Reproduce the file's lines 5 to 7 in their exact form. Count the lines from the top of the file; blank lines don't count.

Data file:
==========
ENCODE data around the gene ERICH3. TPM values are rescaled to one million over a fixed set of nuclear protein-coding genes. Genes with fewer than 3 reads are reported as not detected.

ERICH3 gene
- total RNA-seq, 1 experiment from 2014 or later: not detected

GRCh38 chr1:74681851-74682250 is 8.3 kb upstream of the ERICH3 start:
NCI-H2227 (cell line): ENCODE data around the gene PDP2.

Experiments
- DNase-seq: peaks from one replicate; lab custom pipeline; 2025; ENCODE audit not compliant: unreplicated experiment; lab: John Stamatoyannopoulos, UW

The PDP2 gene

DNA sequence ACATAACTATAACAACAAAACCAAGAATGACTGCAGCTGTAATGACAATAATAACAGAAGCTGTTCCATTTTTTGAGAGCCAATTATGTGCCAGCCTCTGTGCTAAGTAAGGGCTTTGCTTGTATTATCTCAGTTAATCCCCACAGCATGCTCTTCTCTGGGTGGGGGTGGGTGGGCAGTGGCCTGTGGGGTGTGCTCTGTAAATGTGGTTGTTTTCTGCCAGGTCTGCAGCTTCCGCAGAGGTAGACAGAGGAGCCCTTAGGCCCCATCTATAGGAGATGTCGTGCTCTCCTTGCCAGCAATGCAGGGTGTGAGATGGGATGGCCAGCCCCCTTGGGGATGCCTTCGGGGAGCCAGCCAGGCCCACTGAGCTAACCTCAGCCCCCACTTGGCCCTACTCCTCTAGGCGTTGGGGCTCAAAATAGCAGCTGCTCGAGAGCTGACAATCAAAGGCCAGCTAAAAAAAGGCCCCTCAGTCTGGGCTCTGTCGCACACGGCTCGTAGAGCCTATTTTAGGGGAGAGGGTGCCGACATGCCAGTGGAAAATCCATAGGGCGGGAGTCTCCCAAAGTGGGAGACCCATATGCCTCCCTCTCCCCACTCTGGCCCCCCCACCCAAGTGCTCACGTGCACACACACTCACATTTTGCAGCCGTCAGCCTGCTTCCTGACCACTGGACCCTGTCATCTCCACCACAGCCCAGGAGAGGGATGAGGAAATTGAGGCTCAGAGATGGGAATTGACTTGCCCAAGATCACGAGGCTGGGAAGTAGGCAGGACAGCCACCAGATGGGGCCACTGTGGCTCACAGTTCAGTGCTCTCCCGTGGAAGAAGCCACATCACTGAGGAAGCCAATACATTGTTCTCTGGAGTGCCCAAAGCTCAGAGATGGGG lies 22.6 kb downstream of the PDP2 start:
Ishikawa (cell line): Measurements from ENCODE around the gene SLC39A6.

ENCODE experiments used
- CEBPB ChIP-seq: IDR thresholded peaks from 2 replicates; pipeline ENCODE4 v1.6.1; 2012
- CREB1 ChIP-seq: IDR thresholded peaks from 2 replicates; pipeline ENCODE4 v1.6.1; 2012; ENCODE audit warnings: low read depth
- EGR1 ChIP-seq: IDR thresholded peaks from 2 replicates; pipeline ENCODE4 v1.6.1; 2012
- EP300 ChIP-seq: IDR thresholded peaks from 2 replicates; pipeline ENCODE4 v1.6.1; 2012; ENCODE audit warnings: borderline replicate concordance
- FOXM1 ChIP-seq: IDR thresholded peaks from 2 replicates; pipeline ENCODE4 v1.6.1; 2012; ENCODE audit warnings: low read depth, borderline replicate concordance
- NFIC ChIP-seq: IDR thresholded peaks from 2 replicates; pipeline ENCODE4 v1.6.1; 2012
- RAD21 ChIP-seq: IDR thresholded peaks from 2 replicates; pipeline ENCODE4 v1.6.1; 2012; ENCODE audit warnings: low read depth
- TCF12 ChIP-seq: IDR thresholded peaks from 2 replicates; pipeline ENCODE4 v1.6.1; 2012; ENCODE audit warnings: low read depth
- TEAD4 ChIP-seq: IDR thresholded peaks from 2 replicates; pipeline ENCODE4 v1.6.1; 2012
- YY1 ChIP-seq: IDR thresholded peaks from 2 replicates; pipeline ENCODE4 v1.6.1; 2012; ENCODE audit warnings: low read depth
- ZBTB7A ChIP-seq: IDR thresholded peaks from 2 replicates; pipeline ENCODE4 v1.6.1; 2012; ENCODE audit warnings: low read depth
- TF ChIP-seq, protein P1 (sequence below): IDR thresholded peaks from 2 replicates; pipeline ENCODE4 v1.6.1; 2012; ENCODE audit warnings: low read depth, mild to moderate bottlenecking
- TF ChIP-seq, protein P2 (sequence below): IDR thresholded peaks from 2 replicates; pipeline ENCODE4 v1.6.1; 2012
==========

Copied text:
NCI-H2227 (cell line): ENCODE data around the gene PDP2.

Experiments
- DNase-seq: peaks from one replicate; lab custom pipeline; 2025; ENCODE audit not compliant: unreplicated experiment; lab: John Stamatoyannopoulos, UW